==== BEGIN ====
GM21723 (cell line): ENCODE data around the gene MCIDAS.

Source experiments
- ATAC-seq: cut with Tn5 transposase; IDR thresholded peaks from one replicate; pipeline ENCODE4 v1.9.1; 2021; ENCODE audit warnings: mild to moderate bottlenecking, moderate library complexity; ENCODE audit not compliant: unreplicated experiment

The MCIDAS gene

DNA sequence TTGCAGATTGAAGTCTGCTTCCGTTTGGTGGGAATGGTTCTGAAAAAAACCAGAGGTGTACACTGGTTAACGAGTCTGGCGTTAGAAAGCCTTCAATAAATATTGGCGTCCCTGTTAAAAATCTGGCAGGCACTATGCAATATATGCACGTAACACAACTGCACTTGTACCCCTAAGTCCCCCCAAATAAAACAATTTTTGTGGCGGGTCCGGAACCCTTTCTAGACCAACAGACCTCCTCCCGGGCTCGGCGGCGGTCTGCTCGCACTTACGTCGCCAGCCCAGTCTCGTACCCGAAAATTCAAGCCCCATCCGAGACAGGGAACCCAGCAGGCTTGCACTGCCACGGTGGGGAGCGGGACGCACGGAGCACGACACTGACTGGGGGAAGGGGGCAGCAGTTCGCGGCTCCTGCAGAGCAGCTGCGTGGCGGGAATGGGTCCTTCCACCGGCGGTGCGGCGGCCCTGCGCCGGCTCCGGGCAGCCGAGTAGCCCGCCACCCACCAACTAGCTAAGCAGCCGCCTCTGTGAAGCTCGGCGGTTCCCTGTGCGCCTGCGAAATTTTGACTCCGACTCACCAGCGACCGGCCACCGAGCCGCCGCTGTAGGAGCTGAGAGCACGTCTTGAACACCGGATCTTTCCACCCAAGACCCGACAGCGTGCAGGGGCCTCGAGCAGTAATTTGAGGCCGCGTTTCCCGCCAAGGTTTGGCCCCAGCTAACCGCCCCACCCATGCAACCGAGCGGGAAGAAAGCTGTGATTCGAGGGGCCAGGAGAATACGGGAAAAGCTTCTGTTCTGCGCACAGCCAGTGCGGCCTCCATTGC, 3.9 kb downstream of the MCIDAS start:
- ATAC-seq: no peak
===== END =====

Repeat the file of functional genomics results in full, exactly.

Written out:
GM21723 (cell line): ENCODE data around the gene MCIDAS.

Source experiments
- ATAC-seq: cut with Tn5 transposase; IDR thresholded peaks from one replicate; pipeline ENCODE4 v1.9.1; 2021; ENCODE audit warnings: mild to moderate bottlenecking, moderate library complexity; ENCODE audit not compliant: unreplicated experiment

The MCIDAS gene

DNA sequence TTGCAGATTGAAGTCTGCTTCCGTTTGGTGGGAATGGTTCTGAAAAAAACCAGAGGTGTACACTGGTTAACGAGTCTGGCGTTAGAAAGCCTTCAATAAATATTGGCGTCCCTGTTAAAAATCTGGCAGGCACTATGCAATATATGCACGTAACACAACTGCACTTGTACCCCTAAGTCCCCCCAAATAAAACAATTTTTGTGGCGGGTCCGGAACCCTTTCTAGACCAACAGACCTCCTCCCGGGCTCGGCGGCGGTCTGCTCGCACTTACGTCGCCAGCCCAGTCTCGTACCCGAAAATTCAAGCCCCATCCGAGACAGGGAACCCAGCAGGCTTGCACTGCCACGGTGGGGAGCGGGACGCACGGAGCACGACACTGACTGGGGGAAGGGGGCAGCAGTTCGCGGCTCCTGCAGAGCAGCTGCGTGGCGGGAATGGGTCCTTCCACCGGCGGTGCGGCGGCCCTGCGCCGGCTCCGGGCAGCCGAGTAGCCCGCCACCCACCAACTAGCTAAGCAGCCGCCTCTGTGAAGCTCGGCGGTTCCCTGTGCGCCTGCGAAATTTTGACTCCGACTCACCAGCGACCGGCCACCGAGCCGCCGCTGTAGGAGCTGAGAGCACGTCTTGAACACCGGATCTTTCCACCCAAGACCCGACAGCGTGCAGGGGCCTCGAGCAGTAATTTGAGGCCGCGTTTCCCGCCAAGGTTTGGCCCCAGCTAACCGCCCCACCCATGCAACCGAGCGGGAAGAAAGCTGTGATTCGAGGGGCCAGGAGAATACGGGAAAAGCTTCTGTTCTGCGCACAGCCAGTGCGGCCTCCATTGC, 3.9 kb downstream of the MCIDAS start:
- ATAC-seq: no peak